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International Journal of Cognitive Therapy

, Volume 12, Issue 4, pp 217–241 | Cite as

Construct validity of “Not Just Right Experiences”: results from a picture-based assessment procedure

  • Claudio SicaEmail author
  • Gioia Bottesi
  • Corrado Caudek
  • Igor Marchetti
  • Antonella Orsucci
  • Giulia Palmieri
  • Stefania Righi
  • Marta Ghisi
Original emprical study
  • 21 Downloads

Abstract

It has been contended that research about “Not Just Right Experiences” (NJREs) would be biased by the type of measures prevalently utilized to assess such phenomenon. That is, items intended to assess a construct conceptualized as a possible vulnerability factor of obsessive–compulsive (OC) symptoms may have tapped the symptoms themselves. In the current study, a picture-based measure of NJREs (NJR-PM) not derived from OC themes was administered to two samples of undergraduate students along with questionnaires of OC symptoms, general distress, and NJREs (the NJRE-Q-R). Exploratory and confirmatory factor analyses in these undergraduate samples showed that the NJR-PM had a unidimensional structure. The total score derived by the sum of ratings to each picture proved insensitive to gender. The NJR-PM was more strongly associated with the NJRE-Q-R than to general distress. Commonality analysis showed that the NJR-PM and the two NJRE-Q-R indices predicted OC symptoms both conjointly and in a distinct way. In addition, the NJR-PM predicted all common types of obsessive–compulsive disorder (OCD) symptoms over and beyond general distress and discriminated individuals with high scores in OC symptoms from low-score counterparts. NJREs can be measured also without reference to patients’ symptoms and may therefore be useful in advancing our understanding of obsessive–compulsive disorder.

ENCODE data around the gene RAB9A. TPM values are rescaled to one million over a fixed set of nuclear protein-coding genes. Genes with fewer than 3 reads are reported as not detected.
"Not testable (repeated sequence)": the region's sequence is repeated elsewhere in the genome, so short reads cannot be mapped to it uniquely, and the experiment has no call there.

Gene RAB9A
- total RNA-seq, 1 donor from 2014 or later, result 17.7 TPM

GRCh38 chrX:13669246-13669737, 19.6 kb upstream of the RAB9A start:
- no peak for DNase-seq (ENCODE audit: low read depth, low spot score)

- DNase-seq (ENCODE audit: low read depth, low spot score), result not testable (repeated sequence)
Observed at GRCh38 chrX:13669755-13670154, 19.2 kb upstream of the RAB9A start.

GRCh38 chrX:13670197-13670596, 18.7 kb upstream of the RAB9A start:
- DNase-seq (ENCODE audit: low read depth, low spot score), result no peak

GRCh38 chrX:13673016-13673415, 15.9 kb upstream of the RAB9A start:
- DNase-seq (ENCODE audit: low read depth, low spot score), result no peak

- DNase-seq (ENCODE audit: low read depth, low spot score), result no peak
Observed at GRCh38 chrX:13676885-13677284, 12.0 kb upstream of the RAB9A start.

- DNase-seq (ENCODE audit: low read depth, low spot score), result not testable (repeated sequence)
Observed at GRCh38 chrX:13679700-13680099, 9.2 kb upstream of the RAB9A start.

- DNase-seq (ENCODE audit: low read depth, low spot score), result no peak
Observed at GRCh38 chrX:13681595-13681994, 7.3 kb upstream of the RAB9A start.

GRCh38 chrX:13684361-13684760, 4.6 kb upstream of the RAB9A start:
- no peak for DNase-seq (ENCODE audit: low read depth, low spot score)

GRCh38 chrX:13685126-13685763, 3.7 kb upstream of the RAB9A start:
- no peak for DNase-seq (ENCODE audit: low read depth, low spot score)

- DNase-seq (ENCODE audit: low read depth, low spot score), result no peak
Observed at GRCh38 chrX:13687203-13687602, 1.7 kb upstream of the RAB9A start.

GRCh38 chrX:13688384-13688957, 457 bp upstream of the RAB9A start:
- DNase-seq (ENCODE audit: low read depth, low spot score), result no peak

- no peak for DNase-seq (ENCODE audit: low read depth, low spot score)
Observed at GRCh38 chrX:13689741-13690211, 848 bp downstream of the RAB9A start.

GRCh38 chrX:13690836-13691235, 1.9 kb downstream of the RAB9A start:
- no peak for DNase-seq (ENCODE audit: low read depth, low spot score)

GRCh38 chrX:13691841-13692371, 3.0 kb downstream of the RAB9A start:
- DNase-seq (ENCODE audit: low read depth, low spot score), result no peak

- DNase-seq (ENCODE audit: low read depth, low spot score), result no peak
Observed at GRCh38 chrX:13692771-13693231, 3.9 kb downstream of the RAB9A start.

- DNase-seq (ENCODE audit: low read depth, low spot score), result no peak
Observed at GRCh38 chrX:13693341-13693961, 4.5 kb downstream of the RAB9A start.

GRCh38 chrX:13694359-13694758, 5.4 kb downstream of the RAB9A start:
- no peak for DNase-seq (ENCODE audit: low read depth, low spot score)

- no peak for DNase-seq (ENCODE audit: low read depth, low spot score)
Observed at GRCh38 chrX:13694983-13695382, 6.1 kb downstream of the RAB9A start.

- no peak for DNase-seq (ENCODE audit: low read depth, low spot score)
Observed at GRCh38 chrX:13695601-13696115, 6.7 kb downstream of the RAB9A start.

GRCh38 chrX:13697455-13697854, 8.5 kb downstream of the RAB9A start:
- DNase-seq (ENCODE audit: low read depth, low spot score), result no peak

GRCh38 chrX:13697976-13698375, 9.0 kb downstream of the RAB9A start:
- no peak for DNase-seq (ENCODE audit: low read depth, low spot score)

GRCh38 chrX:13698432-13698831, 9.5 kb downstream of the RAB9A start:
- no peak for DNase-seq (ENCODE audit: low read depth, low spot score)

Keywords

Not Just Right Experiences Assessment Obsessive–compulsive symptoms Construct validity Commonality analysis 

Notes

Compliance with ethical standards

Conflict of interest

The authors declare that they have no conflict of interest.

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© Springer Nature Switzerland AG 2019

Authors and Affiliations

  1. 1.Department of Health Sciences, Psychology SectionUniversity of FirenzeFirenzeItaly
  2. 2.Department of General PsychologyUniversity of PadovaPadovaItaly
  3. 3.Department of Neurosciences, Psychology, Drug Research, and Child HealthUniversity of FirenzeFirenzeItaly
  4. 4.Department of Experimental-Clinical and Health PsychologyGhent UniversityGhentBelgium
  5. 5.Department of Life Sciences, Psychology SectionUniversity of TriesteTriesteItaly

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